September 11th, 2005

bear by san

President Herbert Hoover on the Mississippi flood of 1927:

"I suppose I could have called out the whole of the army, but it turned out, all I had to do was call out Main Street itself."

I probably misquoted that somehow, but that gets down the gist of it.

It's biochemically wired into us, she said, mixing her metaphors, to cooperate during disasters. It's the same response that has bunny rabbits and cougars fleeing forest fires side by side. Game theory--we hang together or we hang separately, and it's in the genes to recognize that there are threats that do not recognize the difference between fit and unfit, predator and prey. It's the source of a great deal of the nobility of human spirit, that urge, and it's also exploitable. Exploitable for good--because charity donations surge massively in the aftermath of disaster, and in the aftermath of attack, people band together, pull together, do great and heroic things--or for ill--people in that mood are easy to guide and quick to bite if they think an outside enemy can be identified (and in some ways this makes a crisis which appears to involve agency more complex than one that simply follows on the wrath of morning), and they'll do things they may wake up in the cold light of morning and shudder at.

They need to do something. It's not a desire. It's a need. It is biological.

The arguably positive things that get done range from airmen rescuing infant kittens from drowned New Orleans and the construction of Hoover Dam (a response to another national crisis) to American involvement in WWII.

I hesitate to call a war positive, mind you, but WWII is kind of a special case. And yet in the cold light of morning, we have to look at things like Dresden, and Hiroshima, and if we are human, we need to wish we could have found a better way. Sometimes you can't find a better way, of course. Sometimes, a C.J. Cherryh noted, any decision, even a bad one, is better than no decision.

And then there are the scammers, those who take advantage of a crisis situation to press their agenda, the people who have somehow escaped the wiring, or whose wiring is to freeze and wait for the storm to blow over, or whose idea of what might be the best response to a situation complicates the situation. The false charities, the would-be warlords--the successful warlords, for that matter.

Because people need to do something. Anything. No matter is it's wrong.

On this anniversary day, I think it's appropriate to remember the greatness of the human spirit, and the behavior of ordinary Americans in a time of crisis, and to acknowledge and honor both our own citizens and the solidarity offered by other nations in our current time of need.

And to pause and think very carefully about the directions our responses to crises take us in. To remember Dresden while we're remembering 9/11.

We're a remarkable species. Let's remember that, too.
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    Marianne Faithfull - Electra
bear by san

Either your ring, or green mantle, or else your maidenhood.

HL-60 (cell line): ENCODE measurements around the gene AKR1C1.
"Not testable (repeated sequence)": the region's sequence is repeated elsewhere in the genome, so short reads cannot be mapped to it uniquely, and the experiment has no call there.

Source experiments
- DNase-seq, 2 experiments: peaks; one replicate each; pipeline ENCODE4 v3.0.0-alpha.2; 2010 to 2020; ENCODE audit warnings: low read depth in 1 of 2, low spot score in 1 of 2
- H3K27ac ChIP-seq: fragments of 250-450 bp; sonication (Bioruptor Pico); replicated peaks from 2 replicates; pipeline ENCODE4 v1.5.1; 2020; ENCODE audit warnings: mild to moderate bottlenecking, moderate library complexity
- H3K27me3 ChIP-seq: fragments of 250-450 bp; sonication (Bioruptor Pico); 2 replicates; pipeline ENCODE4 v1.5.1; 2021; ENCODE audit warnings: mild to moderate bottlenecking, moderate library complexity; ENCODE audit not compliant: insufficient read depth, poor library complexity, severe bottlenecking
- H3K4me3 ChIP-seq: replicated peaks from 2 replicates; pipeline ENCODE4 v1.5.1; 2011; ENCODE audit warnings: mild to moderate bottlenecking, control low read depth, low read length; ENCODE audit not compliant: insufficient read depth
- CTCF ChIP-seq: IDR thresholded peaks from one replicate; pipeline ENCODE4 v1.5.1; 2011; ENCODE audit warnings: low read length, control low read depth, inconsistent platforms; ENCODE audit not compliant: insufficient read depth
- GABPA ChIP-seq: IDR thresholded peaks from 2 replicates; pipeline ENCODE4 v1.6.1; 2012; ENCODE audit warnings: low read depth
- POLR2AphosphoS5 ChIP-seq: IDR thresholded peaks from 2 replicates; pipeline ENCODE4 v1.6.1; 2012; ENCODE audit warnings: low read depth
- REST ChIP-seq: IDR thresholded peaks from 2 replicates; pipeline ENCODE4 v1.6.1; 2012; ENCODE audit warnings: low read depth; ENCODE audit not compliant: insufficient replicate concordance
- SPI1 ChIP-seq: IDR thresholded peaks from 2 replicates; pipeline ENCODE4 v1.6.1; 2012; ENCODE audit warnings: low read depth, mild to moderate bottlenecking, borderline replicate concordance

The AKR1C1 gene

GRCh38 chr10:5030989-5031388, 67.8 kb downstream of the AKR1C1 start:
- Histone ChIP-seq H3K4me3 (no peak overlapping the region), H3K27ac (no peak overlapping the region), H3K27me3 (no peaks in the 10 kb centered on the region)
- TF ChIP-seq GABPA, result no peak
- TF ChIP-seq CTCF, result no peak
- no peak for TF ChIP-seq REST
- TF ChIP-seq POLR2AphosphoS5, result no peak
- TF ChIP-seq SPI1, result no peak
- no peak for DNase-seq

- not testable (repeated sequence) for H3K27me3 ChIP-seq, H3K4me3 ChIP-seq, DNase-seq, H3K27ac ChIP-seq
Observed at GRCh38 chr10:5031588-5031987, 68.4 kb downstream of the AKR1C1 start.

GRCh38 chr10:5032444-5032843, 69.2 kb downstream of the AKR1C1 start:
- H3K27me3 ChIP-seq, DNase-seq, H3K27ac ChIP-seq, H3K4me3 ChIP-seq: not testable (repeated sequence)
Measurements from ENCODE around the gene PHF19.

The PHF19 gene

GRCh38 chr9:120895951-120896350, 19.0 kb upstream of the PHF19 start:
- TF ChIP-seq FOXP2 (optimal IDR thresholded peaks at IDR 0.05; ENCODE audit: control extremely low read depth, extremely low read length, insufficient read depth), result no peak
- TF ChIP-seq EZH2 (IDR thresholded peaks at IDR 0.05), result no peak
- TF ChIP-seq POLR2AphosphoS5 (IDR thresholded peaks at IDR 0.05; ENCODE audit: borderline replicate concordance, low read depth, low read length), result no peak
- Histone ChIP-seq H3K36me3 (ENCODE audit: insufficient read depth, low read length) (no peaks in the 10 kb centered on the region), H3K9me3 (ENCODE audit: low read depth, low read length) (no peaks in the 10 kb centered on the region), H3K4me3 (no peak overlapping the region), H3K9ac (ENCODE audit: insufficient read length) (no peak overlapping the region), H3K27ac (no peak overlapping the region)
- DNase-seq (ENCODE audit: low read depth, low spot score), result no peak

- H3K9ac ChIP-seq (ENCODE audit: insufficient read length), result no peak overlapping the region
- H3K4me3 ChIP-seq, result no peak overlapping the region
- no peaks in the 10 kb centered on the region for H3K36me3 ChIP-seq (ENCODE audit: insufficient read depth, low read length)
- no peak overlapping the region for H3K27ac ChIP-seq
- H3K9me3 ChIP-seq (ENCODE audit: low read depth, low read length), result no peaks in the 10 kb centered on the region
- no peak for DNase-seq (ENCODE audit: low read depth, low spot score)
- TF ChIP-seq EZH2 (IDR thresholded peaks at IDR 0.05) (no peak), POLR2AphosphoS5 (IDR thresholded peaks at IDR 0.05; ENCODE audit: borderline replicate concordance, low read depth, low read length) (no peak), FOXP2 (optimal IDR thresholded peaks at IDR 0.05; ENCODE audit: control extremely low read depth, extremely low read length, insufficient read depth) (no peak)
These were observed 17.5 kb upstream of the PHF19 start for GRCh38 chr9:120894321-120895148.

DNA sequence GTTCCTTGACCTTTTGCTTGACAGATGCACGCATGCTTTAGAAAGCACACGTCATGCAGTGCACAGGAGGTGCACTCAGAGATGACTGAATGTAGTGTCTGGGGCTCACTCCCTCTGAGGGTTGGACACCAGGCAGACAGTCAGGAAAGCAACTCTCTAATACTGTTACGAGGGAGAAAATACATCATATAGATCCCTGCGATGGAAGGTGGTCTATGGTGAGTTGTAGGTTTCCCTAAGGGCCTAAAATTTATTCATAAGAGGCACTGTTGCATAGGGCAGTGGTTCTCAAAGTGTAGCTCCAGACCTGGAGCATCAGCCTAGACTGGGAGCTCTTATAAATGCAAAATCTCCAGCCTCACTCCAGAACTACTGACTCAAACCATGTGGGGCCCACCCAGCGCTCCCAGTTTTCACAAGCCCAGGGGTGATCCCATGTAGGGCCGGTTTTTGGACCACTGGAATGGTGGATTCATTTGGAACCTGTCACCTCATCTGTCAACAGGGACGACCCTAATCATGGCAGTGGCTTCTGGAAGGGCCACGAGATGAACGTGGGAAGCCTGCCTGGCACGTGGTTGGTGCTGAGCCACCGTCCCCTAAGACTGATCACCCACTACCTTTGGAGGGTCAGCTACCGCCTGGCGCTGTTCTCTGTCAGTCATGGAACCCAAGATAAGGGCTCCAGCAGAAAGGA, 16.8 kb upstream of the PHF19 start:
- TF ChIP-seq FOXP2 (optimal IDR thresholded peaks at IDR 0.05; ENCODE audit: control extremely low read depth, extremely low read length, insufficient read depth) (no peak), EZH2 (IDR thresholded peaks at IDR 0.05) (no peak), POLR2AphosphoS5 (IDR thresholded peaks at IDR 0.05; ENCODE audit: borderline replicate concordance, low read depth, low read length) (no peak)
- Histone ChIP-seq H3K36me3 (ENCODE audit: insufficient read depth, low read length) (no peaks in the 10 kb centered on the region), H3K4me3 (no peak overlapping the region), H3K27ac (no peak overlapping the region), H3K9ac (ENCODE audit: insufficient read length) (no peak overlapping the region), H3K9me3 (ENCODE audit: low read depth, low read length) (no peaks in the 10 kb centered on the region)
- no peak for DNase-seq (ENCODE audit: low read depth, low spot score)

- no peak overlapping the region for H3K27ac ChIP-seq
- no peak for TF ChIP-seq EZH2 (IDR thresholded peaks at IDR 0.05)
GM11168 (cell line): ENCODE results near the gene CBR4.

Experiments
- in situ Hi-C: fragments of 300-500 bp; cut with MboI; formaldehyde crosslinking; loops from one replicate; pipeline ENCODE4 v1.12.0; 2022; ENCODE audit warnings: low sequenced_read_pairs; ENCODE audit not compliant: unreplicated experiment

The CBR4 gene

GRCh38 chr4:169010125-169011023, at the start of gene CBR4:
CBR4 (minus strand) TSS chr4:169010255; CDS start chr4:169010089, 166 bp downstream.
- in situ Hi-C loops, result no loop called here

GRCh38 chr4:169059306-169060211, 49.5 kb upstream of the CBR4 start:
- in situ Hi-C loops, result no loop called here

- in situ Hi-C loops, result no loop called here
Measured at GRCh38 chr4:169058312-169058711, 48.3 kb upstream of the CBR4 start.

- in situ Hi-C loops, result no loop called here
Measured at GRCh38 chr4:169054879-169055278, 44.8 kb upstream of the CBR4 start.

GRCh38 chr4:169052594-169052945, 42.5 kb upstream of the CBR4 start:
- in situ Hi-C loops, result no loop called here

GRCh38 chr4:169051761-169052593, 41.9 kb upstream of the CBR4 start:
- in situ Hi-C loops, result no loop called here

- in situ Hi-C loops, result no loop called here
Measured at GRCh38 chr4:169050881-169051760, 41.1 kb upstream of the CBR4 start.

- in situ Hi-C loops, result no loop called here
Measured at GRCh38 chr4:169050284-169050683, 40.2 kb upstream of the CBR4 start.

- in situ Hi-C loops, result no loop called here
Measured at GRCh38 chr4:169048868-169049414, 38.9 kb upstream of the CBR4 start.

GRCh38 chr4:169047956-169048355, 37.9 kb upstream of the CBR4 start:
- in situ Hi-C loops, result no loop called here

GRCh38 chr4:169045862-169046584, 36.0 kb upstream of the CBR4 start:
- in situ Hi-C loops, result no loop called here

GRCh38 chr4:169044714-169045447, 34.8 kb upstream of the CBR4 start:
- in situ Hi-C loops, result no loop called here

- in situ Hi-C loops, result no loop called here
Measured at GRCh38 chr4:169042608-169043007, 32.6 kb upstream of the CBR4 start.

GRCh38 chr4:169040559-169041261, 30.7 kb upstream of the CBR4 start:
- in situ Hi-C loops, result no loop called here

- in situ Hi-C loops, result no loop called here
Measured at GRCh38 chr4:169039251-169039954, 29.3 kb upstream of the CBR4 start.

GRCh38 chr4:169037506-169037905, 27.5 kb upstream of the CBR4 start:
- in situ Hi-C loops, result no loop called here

I realized something this morning. In addition to all of my books being outsider stories, they're also all about post-traumatic stress. There's this whole thread running through the Faerie books that boils down to this: anybody who walks into Faerie doesn't walk out unscathed.

Today's word of the day is a useful word:


noun (pl. middelmannetjies) S. African a ridge between the wheel ruts of an unsurfaced road. origin Afrikaans, literally "little man in the middle".

katallen: "It's very much easier to believe all men are created equal if you don't meet too many of them."

Progress notes for 11 September 2005:

last night, I spent fifteen minutes trying to find a way to say "fresh agony" that wasn't a cliché.

Mr. de Mille, I'm ready for my lobotomy now.

On the other hand, there's something really wonderfully genre-convention-undermining about letting the gay boy rescue the damsel in distress, and thus winding up with a rescue and hurt-comfort scene with completely and utterly no sexual tension in it. That made me feel really good about this book, all of a sudden.


New Words: 4,020
Total Words: 89,203 / 105,250
Pages: 421. I'm up to midpoint in Chapter 23. Basically, all I have left is the Big Climactic Decision, the various bits or resolution, the denouement... and a telegram. I really am nearly done.

Zokutou word meterZokutou word meter
105,250 / 110,000
Reason for stopping: sanity break
Mammalian Assistance:  Paladin, after having his cookies and going out, apparently decided he needed more cookies, as he came in to serenade me until I gave in and gave him another breakfast. Silly dog.
Stimulants: lemon spice tea
Exercise: none
Mail: nomail
Today's words Word don't know: serosanguinous, weaponized, insectile, abseiling, ornithopter 
Words I'm surprised Word do know: epidermis
Tyop du jour: He heard a faint licking now when he rocked it against the wood. (or) Jointed insectile limps
Darling du jour: long as he had his wits, he wasn't completely helpless. And a weaponized utility fog didn't hurt, either.
Books in progress, but not at all quickly: Richard Overy, Russia's War: A History of the Soviet War Effort, 1941-1945;  Ladislas Farago, The Game of the Foxes; Leigh Richards, Califia's Daughters;
Mean things: peeling sunburn, fire ants, crucifixion
Other writing-related work: n/a
Interesting tidbits: Kurt Vonnegut spoke on NPR this morning about humor, New Orleans, jazz, and so forth. The text in the link is from his new book, not the interview, but the sound link should get you there.
bear by san


When you haven't eaten since breakfast, drink the ouzo after the appetizer, not before.
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    Emmylou Harris - All My Tears